Water is precious. Although water covers three quarters of the earth, only a small fraction is accessible to human beings as fresh water. Water is critical to nourishing and fostering life. Water is vital to our existence and to our social and economic development.

Water plays an essential role in helping to eradicate poverty, especially in the Least Developed Countries. To build a world without hunger, we must and we can harness water to feed the world by developing policies and ensuring programmes that will encourage sustainable use of water. By the early 1990s, nine African countries had per capita renewable water supplies of less than 1 000 m3/year and were considered water scarce. The nine were Algeria, Botswana, Burundi, Egypt, Kenya, Libya, Mauritania, Rwanda, and Tunisia.

However, most other countries in Africa have large regions that suffer acute water shortages, either periodically or on a permanent basis. Consequently, in most of the continent, effective water-resource management is of critical importance.

At the Millennium Summit of the United Nations, the international community agreed to halve by 2015 the proportion of people without access to safe drinking water in both urban and rural areas. But we should remember that in sub-Saharan Africa only 58 per cent of the population has access to improved water resources.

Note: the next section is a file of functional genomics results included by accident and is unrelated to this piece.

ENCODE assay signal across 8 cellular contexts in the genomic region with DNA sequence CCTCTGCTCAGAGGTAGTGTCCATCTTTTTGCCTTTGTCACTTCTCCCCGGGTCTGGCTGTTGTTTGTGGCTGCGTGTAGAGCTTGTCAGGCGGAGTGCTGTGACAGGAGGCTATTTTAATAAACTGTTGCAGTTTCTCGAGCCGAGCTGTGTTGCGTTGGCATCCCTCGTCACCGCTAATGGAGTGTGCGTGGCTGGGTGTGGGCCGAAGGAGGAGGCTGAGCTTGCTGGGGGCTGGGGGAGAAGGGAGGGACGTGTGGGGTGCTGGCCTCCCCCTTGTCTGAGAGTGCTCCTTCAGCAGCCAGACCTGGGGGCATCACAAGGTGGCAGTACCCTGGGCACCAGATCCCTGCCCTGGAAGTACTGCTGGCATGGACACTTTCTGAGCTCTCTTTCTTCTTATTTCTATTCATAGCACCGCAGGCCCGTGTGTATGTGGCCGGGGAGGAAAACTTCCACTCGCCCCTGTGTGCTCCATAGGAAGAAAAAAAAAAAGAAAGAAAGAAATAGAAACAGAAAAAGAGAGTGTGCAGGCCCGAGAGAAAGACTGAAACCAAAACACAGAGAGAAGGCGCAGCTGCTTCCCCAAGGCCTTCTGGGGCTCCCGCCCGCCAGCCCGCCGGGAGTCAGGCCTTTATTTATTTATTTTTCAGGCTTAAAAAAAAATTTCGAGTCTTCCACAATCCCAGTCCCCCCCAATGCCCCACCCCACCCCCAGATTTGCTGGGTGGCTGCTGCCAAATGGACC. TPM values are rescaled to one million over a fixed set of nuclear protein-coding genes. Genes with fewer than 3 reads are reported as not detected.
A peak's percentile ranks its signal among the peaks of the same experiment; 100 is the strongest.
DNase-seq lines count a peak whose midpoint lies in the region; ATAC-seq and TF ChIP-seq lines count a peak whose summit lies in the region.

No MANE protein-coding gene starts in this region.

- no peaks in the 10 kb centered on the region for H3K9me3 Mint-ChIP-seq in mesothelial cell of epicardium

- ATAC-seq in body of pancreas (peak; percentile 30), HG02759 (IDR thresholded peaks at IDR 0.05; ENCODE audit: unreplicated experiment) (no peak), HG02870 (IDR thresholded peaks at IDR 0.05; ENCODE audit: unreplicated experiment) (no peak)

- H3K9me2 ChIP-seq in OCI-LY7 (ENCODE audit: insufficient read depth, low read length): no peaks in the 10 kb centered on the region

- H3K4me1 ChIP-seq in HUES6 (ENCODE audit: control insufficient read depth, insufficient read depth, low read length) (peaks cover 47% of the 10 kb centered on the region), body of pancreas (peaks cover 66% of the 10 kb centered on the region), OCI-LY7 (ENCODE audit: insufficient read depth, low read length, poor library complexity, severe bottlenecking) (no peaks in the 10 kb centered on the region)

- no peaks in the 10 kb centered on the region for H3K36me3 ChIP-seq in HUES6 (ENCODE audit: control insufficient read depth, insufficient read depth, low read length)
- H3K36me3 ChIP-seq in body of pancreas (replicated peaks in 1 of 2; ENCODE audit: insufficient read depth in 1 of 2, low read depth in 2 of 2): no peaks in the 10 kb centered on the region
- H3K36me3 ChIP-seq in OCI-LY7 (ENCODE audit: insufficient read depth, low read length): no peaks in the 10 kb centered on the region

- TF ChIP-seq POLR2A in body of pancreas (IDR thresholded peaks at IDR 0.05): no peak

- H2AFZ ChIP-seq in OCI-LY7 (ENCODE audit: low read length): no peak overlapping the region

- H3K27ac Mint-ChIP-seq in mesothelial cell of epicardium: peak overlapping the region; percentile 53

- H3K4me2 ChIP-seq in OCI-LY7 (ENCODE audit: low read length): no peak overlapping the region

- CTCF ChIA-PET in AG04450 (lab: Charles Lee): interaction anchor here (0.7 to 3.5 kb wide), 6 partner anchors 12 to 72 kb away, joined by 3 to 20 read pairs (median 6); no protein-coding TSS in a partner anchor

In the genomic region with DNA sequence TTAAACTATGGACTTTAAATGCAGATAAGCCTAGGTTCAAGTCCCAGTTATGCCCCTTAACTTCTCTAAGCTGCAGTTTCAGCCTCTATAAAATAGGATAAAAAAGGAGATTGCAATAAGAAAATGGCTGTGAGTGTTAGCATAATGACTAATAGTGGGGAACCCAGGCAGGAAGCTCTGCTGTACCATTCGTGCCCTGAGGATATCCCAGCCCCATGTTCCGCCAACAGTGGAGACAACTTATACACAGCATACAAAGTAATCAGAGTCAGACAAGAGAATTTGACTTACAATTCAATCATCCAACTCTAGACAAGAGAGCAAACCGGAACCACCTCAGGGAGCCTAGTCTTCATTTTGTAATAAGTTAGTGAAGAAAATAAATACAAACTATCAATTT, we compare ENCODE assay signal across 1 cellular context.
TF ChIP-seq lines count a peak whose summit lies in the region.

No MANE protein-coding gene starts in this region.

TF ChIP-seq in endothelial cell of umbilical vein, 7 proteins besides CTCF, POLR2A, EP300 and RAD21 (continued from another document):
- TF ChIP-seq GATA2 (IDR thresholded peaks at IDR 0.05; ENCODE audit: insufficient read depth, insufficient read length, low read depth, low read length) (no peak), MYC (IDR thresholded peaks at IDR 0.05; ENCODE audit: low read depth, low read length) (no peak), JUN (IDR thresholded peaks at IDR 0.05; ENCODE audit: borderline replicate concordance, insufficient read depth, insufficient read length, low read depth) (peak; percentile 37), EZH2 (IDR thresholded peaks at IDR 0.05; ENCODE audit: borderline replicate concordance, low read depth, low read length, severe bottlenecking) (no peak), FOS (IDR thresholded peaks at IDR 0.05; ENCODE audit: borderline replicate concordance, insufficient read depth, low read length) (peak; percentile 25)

In the most vulnerable Least Developed Countries, improvement in the proportion of people with access to water has remained marginal. In order to reach the Millennium Development Goals, the world must move from commitments to concrete projects from promises to tangible action. We must improve water productivity, particularly in agriculture by assisting with improved agricultural techniques and better water efficiency.

In order to stop the unsustainable exploitation of water as a resource, water management strategies at the regional and sub-regional levels should be developed and promoted. Providing safe water services and sanitation to all, especially the most vulnerable countries, should be the goal not just of governments but also of people who use water.

To eradicate hunger and poverty and reach the Millennium Development Goals, governments and people will need to work together to ensure access and make best use of the water resources of our planet. If the goal of ensuring environmental sustainability is to be achieved and the suffering of the world’s poor alleviated, the world community must focus on water, our most precious resource.

Although the African continent is still the least-irrigated and least-industrialized region of the world, sustained efforts continue to be made to provide safe and reliable water sources in rural and urban areas throughout the region, both for domestic consumption and for agricultural purposes.

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